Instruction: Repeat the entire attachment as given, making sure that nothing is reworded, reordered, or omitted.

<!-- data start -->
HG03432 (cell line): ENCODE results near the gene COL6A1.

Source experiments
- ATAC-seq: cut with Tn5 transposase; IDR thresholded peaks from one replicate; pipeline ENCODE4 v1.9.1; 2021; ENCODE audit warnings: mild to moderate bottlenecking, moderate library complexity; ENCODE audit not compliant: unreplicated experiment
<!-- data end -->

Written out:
HG03432 (cell line): ENCODE results near the gene COL6A1.

Source experiments
- ATAC-seq: cut with Tn5 transposase; IDR thresholded peaks from one replicate; pipeline ENCODE4 v1.9.1; 2021; ENCODE audit warnings: mild to moderate bottlenecking, moderate library complexity; ENCODE audit not compliant: unreplicated experiment